For example, during the open forum, Giang T. Nguyen, leader of the Penn Asian Health Initiative and Senior Fellow of the Penn Center for Public Health Initiatives, emphasized the importance of building ties with “ethnic media”: small publications or radio channels that primarily cater to immigrant communities in their own languages. He noted that, in the past, lack of direct contact between government public health organizations and non-English-speaking communities has led to the spread of misinformation in these communities.

On the other hand, Philadelphia has also successfully engaged immigrant communities in the recent past. For example, Garrow pointed to Philadelphia’s outreach in the Liberian immigrant community during the Ebola outbreak as a success story. When the outbreak began, the health department had already built strong ties with the Liberian community, to the point where the community actively asked the health department to hold a town hall meeting, rather than the reverse. This anecdote demonstrates the importance of establishing trust and building ties before a crisis emerges.
With regards to both general and community-targeted communication, the experts agreed that lack of funding is a major barrier to solving current problems. At the expert meeting, it was suggested that communication-specific grants, rather than larger grants with a certain percentage allotted for communication, might be one way of ameliorating this problem.
Are we prepared?: Communication between health organizations

The need for established communications networks extends beyond those for communicating directly with individuals. It is crucial for the local health department and healthcare system to have a strong relationship. Here in Philadelphia, the health department has a longstanding relationship with Penn Medicine, as well as other universities and major employers. In case of an emergency, these institutions are prepared to distribute vaccines or other medicines. Furthermore, mechanisms for distribution of vaccines already in place are “road-tested” every year during flu season. As an example, Penn vaccinated 2,500 students and faculty for the flu in eight hours during a recent vaccination drive, allowing personnel to sharpen their skills and identify any areas that need improvement.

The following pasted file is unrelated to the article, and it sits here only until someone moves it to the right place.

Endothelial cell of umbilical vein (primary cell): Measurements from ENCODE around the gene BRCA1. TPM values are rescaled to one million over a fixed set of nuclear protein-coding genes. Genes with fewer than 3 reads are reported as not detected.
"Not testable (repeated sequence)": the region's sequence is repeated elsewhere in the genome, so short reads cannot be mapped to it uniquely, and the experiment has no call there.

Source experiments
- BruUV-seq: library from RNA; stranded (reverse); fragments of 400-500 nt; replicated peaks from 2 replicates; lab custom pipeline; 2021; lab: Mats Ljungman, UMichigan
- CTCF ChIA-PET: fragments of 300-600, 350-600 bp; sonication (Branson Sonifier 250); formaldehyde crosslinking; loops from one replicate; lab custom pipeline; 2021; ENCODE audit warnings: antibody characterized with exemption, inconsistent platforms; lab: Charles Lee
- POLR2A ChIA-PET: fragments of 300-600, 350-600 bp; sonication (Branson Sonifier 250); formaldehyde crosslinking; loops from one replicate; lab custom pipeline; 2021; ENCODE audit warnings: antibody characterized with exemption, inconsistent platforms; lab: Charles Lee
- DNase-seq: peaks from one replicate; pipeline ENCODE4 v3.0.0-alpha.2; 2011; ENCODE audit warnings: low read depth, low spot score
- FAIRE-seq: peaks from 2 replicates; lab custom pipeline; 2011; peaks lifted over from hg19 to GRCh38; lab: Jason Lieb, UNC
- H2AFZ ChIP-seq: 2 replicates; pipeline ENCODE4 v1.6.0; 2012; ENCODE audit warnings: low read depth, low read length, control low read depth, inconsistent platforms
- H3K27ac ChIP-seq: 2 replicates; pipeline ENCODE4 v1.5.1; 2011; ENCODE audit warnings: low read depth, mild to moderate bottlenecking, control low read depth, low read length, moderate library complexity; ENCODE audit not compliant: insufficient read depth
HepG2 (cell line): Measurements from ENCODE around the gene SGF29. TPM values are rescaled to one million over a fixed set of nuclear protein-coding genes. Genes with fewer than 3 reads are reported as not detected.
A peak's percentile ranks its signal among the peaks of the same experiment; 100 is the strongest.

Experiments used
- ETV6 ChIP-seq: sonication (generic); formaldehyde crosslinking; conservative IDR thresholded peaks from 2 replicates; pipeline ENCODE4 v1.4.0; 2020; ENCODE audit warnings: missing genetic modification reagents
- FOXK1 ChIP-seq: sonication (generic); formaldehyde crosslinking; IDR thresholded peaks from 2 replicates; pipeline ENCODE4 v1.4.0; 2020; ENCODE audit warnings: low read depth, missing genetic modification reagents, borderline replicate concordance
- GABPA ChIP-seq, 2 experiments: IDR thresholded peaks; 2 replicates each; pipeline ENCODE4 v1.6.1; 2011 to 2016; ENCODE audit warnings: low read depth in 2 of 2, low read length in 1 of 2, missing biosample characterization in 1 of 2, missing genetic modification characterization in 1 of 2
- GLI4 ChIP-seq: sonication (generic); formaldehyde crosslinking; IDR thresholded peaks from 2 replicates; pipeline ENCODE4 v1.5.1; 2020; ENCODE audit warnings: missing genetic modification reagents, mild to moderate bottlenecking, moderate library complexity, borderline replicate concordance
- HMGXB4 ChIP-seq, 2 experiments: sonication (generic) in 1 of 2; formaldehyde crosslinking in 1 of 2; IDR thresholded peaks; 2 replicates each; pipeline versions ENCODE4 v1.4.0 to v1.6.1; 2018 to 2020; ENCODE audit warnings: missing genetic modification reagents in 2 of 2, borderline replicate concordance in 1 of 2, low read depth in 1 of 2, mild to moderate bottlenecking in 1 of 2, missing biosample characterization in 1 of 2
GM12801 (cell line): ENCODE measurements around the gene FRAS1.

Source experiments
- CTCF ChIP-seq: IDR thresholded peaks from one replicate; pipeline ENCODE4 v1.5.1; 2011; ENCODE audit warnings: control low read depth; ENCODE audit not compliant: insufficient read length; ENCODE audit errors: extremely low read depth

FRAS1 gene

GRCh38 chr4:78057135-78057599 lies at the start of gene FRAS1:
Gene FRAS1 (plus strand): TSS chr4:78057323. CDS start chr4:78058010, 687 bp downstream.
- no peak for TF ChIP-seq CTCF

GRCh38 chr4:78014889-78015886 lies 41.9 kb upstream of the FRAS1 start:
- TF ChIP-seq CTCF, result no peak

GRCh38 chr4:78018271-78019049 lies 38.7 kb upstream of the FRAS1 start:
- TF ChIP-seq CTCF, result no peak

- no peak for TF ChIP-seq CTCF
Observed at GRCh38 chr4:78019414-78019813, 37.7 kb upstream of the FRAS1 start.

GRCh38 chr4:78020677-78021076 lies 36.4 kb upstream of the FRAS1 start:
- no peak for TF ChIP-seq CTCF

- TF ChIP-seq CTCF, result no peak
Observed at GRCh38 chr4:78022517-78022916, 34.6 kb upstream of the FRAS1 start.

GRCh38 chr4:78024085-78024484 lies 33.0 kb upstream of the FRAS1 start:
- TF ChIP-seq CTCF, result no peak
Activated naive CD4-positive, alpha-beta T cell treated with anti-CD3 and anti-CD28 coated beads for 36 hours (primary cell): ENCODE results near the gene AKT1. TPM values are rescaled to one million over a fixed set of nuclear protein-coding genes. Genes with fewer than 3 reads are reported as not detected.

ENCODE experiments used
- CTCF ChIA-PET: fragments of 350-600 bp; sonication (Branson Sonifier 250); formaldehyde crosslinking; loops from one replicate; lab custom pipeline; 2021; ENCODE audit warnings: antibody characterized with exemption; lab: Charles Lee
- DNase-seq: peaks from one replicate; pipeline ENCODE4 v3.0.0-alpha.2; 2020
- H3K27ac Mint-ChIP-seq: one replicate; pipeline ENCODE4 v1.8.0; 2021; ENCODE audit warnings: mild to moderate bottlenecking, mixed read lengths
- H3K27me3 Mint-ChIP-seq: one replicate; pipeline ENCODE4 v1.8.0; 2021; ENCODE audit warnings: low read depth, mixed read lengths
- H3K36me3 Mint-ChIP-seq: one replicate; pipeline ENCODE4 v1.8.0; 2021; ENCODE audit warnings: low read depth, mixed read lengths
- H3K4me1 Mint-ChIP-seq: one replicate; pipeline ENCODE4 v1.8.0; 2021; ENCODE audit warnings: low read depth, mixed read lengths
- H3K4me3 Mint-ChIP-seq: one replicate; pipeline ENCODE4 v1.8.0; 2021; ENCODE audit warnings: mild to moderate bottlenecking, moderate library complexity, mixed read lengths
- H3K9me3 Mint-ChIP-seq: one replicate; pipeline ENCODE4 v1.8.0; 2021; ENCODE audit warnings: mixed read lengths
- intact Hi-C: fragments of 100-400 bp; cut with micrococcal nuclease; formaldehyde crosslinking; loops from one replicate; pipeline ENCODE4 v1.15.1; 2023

In addition to the strong connections between major Philadelphia institutions, there is also a need for smaller health centers and community centers to be kept in the loop. These small providers serve as trusted intermediaries between large public health organizations and the public. According to the experts, these relationships are already in place. For example, during the recent Ebola crisis, the CDC set up a hotline for practitioners to call if one of their patients returned from an Ebola-stricken country with worrying symptoms. “You can’t expect everyone in the entire health system to know all they need to know [about treating a potential Ebola case],” said Nguyen, “but you can at least ensure that every practice manager and medical director knows the phone number to call.”

Can we adapt?
Ultimately, no crisis situation is fully predictable. Therefore, what matters most for responders is not merely having the proper protocols, resources, and avenues of communication in place, but also the ability to adjust their reaction to a crisis situation as it evolves. As Penn behavioral economics and health policy expert Mitesh Patel pointed out at the end of the open forum, “It’s not are we ready?, it’s are we ready to adapt?
The topic of adaptability was also heavily discussed at the focus group meeting. A lack of a central communication source was identified as a potential barrier to adaptability. So was a slow response from agencies further up the chain of command, such as the CDC. However, experts also disagreed about the precise degree of control the CDC should have at a local level. For example, representatives from local government agencies, which are more directly accountable to the CDC, expressed a desire for the CDC to proactively implement strategies, instead of attempting to direct the local response once it has already begun. Many physicians and hospital representatives, on the other hand, were of the opinion that plans formulated by the people closest to the crisis may be superior due to their situational specificity and lack of red tape. Despite this point of contention, experts agreed that there is a need for some consensus and coordination between hospitals in a particular region on how to respond to a large-scale health event.